“Global warming has not been uniform, with some regions warming at a far greater pace. One such region is the Arctic. A new study shows that the Arctic has warmed nearly four times faster.”
It is actually very difficult to judge the exact levels of sea rise for Sidmouth.
The recent cliff falls at Sidmouth have shown that there is indeed a link between local erosion and the global climate:
To what extent should these movements concern the Sidmouth Beach Management Plan? What should be the local response?
There has been further research on rising sea levels – with this from NASA out today:
Should, then, the local planning authorities revisit the BMP? Or is there too much of the media pronouncing doom and gloom about the effects of climate change?
Matters are indeed both urgent and nuanced.
Prof Jonathan Bamber writes in today’s The Conversation that the Arctic is warming particularly fast – and that sea levels are going to rise considerably. Here’s the opening and close of the piece:
The Earth is approximately 1.1℃ warmer than it was at the start of the industrial revolution. That warming has not been uniform, with some regions warming at a far greater pace. One such region is the Arctic. A new study shows that the Arctic has warmed nearly four times faster than the rest of the world over the past 43 years. This means the Arctic is on average around 3℃ warmer than it was in 1980. This is alarming, because the Arctic contains sensitive and delicately balanced climate components that, if pushed too hard, will respond with global consequences…
Although there are some regional differences in the magnitude of Arctic amplification, the observed pace of Arctic warming is far higher than the models implied. This brings us perilously close to key climate thresholds that if passed will have global consequences. As anyone who works on these problems knows, what happens in the Arctic doesn’t stay in the Arctic.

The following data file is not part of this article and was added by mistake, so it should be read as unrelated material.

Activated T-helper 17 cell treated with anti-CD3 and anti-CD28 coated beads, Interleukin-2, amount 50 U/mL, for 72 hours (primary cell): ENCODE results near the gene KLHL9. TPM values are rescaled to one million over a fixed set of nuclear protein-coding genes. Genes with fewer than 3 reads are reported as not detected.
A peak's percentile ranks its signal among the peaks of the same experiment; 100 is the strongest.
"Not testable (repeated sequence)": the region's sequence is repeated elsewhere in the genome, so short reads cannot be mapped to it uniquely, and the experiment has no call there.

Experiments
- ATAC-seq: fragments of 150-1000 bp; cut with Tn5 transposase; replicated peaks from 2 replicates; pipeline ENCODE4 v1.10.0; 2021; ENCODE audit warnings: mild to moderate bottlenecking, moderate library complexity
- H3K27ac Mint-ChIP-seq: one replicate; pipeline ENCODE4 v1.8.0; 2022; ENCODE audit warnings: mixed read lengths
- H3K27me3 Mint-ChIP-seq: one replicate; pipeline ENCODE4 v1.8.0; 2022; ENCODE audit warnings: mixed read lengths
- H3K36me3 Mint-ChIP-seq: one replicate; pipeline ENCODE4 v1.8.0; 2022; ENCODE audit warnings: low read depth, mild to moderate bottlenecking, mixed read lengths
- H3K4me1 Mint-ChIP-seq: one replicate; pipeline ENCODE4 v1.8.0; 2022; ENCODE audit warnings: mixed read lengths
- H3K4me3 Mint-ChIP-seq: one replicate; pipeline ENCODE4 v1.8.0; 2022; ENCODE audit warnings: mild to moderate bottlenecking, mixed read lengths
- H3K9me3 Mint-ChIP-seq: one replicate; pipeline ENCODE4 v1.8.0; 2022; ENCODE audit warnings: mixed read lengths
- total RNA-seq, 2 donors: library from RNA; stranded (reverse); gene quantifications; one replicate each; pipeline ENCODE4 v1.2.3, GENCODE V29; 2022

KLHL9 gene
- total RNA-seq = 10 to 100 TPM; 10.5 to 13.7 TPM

He was writing about this two years ago:
This is ‘polar amplification’:
Nature magazine reports today on the same research:
As pointed out by a local commentator, there will indeed be regional differences in the magnitude of Arctic amplification:
“… any rise will not happen equally across the world but be worse in some places than others.“
And so it is actually very difficult to judge the exact levels of sea rise for Sidmouth:
Here is an explanation as to why there are these regional differences happen:
The regional differences are caused by changes in many variables. For instance, there wind patterns change in annual and decadal scales. As wind changes, wind-driven ocean currents are modified, which modify sea level slopes (e.g., Gulf Stream causes sea elevations gradients). Temperature changes in the oceans are also spatially variable resulting in steric sea level changes (local difference in density and volume change). Additionally, with ice sheets melt, there are changes in pressure over the crust modifying sea level. Other very local effects such as earthquakes, groundwater extraction, and subsidence of the land will cause apparent change of sea level at that location.
In general, the areas near the poles have a negative trend (sea level is dropping, not rising) because of the Glacial Isostatic Adjustment (GIA) as the crust is still rebounding from the previous glaciation. In mid-latitudes, on the other hand the sea level rise rates are maximum. Of course, there are local effects because of many of the forcings mentioned above.